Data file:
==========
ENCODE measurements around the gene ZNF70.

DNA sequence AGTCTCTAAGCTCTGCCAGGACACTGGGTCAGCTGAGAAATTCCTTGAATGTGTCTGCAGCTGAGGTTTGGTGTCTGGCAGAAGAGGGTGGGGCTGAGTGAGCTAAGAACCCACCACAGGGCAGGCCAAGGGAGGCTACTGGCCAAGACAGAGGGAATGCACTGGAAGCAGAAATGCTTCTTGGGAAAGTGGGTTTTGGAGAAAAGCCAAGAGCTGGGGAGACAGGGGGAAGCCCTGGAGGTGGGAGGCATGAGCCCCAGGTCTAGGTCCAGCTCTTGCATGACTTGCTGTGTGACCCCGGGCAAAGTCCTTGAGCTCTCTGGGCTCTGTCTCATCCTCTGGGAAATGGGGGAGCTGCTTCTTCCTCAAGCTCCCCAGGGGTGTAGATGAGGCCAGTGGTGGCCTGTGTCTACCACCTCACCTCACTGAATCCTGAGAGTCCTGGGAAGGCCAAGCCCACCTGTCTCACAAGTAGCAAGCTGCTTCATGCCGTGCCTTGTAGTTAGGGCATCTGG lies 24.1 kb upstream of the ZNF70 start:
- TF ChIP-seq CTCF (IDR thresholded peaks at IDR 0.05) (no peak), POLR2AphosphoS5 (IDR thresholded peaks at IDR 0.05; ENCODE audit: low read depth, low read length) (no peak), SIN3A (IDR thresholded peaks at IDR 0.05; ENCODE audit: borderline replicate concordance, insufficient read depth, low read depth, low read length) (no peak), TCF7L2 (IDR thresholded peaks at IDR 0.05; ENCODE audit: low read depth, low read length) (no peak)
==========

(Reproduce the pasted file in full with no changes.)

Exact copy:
ENCODE measurements around the gene ZNF70.

DNA sequence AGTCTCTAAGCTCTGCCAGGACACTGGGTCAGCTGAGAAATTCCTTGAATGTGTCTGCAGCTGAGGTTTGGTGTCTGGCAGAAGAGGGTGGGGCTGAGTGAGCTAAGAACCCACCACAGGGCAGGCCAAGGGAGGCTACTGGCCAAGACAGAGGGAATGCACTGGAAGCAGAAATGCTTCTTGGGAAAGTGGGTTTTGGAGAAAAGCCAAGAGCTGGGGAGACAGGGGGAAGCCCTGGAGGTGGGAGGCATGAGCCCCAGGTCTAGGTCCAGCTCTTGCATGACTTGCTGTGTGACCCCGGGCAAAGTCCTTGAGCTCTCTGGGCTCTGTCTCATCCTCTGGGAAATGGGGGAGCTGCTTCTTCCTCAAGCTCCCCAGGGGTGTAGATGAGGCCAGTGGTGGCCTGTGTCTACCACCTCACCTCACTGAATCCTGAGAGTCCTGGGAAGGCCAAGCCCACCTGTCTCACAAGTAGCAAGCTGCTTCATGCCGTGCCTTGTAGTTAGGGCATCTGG lies 24.1 kb upstream of the ZNF70 start:
- TF ChIP-seq CTCF (IDR thresholded peaks at IDR 0.05) (no peak), POLR2AphosphoS5 (IDR thresholded peaks at IDR 0.05; ENCODE audit: low read depth, low read length) (no peak), SIN3A (IDR thresholded peaks at IDR 0.05; ENCODE audit: borderline replicate concordance, insufficient read depth, low read depth, low read length) (no peak), TCF7L2 (IDR thresholded peaks at IDR 0.05; ENCODE audit: low read depth, low read length) (no peak)